By Michael Korda


HarperCollins


Copyright © 2006

Michael Korda

All right reserved.

ISBN: 0-06-077261-1



Chapter One


The Idol with Feet of Clay

Few things stand out less clearly at the time than a turning
point in history, at any rate when one is living through it.
As a rule it is only in retrospect that an event can be seen
clearly as a turning point. Historians write as if they were
looking at the past in the rearview mirror of a moving car;
and, of course, picking the "turning points" of history is
something of a specialty for many historians-in some cases,
the more obscure, the better. Turning points, however, are
much harder to recognize as they occur, when one is looking
ahead through the windshield.

To take an example, we now recognize that the Battle of
Britain was a turning point in World War II-fewer than 2,000
young fighter pilots of the Royal Air Force handed Hitler his
first defeat, and ensured that whatever else was going to
happen in 1940, Great Britain would not be invaded-but those
who lived through the Battle of Britain day by day did not
perceive it as a decisive, clear-cut event. The fighter pilots
were too exhausted and battle-weary to care; and the public,
while buoyed by the victories of the R.A.F. in the sky over
southern England, was still struggling to come to grips with
the evacuation of the British Expeditionary Force from Dunkirk
and the collapse of France, and would soon be plunged into the
first stages of what later came to be known as the blitz.
Those who-as children-saw the white contrails of the aircraft
swirling overhead in the blue summer sky, or watched the shiny
brass cartridge cases come tumbling down by the thousands, had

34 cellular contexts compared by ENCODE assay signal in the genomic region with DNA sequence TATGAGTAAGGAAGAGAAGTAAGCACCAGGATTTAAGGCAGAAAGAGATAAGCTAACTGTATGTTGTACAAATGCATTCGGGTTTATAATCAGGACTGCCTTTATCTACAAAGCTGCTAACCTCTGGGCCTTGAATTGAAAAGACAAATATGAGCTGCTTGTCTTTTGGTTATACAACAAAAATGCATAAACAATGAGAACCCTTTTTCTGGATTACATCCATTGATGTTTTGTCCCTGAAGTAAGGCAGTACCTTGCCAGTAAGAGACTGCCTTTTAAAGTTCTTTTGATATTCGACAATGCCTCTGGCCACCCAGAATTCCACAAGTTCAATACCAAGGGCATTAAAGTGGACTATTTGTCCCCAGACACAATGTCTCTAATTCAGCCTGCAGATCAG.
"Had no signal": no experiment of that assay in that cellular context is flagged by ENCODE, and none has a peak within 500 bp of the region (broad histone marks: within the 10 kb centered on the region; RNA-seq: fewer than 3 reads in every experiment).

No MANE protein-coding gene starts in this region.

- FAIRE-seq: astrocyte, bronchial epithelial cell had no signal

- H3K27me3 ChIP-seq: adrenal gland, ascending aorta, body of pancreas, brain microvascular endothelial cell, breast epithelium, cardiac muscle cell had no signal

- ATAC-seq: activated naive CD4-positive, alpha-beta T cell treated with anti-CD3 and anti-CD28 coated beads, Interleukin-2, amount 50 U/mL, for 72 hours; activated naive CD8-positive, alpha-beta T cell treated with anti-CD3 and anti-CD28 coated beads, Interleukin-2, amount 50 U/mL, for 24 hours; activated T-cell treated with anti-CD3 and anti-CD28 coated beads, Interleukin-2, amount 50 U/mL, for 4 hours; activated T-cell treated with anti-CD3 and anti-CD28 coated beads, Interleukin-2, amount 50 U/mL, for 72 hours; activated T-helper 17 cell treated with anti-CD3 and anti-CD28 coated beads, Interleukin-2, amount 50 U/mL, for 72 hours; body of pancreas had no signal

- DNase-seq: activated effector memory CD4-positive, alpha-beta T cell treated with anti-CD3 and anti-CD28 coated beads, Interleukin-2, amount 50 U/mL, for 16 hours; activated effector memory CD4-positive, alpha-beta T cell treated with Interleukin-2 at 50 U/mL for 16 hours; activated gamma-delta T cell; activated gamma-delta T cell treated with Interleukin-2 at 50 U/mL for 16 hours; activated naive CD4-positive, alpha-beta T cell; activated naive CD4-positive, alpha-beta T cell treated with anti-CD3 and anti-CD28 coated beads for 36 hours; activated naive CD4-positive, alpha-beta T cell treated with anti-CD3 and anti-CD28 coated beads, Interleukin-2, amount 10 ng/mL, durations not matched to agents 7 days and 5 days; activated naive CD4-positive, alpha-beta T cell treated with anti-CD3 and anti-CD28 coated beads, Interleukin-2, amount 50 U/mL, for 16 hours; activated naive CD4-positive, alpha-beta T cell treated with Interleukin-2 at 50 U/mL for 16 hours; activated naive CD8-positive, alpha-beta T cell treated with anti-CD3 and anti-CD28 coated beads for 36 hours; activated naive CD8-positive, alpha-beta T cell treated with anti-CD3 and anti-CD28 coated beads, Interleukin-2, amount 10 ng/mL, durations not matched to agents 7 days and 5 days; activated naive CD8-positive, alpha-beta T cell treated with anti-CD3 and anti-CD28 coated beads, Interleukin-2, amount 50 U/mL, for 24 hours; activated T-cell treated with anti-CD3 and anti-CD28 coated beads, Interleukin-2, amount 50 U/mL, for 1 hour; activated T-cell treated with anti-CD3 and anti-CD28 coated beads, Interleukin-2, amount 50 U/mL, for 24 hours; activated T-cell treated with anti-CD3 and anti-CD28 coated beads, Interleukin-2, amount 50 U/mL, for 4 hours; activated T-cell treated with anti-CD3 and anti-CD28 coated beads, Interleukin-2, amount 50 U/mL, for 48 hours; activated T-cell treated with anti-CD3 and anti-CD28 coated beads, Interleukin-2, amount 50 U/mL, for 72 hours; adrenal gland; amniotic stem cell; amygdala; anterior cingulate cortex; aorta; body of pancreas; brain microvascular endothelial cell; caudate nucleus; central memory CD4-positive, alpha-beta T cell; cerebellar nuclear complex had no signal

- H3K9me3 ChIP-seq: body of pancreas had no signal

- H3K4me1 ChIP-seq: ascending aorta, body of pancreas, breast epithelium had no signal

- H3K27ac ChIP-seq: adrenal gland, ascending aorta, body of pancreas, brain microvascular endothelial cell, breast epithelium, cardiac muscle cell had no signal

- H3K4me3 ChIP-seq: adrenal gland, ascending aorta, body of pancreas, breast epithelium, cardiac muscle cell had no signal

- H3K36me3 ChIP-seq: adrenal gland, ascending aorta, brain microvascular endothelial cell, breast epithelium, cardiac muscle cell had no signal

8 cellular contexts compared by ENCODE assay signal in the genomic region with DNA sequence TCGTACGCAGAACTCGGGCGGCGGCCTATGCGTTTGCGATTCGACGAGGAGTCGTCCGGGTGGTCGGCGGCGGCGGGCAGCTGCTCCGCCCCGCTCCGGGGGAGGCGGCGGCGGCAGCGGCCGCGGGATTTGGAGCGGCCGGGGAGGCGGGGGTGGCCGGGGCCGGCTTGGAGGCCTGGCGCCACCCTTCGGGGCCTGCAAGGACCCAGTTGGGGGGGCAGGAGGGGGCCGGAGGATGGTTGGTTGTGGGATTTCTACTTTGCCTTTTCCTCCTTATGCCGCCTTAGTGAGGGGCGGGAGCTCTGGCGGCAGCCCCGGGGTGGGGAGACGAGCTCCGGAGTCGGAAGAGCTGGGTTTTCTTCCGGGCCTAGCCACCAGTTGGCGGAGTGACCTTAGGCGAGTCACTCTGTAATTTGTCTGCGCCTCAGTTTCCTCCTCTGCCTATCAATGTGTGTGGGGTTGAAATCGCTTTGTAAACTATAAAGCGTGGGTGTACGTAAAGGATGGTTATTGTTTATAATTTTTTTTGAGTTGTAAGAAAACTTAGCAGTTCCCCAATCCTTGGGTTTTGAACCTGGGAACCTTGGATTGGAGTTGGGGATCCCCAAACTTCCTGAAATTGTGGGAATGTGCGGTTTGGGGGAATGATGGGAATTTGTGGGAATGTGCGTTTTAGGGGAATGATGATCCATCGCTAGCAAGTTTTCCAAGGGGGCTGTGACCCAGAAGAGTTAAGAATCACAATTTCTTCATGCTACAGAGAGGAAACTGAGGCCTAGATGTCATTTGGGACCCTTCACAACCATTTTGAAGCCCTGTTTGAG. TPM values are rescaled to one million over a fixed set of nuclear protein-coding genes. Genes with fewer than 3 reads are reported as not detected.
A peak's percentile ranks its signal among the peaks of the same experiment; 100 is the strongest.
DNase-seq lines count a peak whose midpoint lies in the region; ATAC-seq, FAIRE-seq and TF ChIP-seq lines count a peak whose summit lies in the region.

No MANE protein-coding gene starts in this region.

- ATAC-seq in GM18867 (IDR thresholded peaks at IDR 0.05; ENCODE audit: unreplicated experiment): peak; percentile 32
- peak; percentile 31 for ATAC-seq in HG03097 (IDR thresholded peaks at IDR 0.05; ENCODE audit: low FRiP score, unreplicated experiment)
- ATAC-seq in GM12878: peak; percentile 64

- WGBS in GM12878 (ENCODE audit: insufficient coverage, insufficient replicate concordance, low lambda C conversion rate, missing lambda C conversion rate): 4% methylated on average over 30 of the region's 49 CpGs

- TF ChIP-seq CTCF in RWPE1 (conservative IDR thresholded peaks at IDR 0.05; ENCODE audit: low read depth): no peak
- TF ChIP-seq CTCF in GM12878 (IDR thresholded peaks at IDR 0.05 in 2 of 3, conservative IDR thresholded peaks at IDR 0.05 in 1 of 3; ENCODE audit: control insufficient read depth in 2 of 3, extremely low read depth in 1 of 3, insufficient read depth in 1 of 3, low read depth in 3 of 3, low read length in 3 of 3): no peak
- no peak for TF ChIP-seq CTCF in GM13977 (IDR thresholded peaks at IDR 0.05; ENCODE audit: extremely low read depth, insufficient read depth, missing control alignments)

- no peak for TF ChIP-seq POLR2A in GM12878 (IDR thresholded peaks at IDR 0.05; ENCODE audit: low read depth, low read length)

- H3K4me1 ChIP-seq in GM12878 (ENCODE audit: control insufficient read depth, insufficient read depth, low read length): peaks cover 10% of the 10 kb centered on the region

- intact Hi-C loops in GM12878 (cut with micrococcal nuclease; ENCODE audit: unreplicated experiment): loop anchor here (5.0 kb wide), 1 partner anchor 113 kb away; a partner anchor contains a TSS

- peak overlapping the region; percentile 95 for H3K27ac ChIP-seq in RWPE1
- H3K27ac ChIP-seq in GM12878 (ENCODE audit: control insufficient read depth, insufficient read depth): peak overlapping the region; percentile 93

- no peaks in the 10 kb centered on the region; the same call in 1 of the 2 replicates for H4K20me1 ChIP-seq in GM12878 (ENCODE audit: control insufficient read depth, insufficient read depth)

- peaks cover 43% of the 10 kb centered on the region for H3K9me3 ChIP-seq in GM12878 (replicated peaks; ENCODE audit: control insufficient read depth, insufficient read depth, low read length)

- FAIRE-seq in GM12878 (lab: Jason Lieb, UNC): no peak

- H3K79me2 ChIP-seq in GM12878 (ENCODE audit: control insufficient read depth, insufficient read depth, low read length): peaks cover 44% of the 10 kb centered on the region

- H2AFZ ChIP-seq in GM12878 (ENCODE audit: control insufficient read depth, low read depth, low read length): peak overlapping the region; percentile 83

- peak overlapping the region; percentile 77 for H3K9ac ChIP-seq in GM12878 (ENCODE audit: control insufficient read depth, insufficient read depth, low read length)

no sense of being witnesses to a "turning point"; nor did
their elders. It was only much later that this turning point
began to be perceived as one, and that Battle of Britain Day
was added to the list of annual British patriotic
celebrations.

In much the same way, the Hungarian Revolution of 1956, while
it was clearly a major event, was not perceived as a turning
point in history until much later, when the unexpected
disintegration of the Soviet empire in eastern Europe,
followed very shortly by the total collapse of the Soviet
Union itself, could be traced back to the consequences of the
uprising in the streets of Budapest.

The three weeks of the Hungarian Revolution ended, of course,
in a victory for the Soviet Union, as everybody knows, but not
since Pyrrhus himself has there been so Pyrrhic a victory. The
Hungarians had chipped the first crack in the imposing facade
of Stalinist communism and had exposed the Soviet Union's
domination of eastern Europe for the brutal sham it was. For
the first time, people in the West-even those on the left-had
seen the true face of Soviet power, and it shocked them.

The Hungarians lost, but in the long run the Russians lost
more. Communism became much harder to sell as a humane
alternative to capitalism (or to western European democratic
socialism); and the Russians themselves, badly shaken by the
size and the ferocity of the uprising they had put down with
such overwhelming force, and dismayed by the attention it
received in the world's media, never attempted to repeat the
experience in Europe. From time to time, the tanks might be
sent rumbling into the streets again, as they were in Prague
in 1968, but they would not henceforth open fire on civilians.
Without apparently having given the matter much thought, the
Russians discarded the trump card in their hand: the belief on
the part of eastern Europeans that the Red Army would shoot
them down mercilessly if they rose against the puppet
governments the Soviet Union had imposed on them at the end of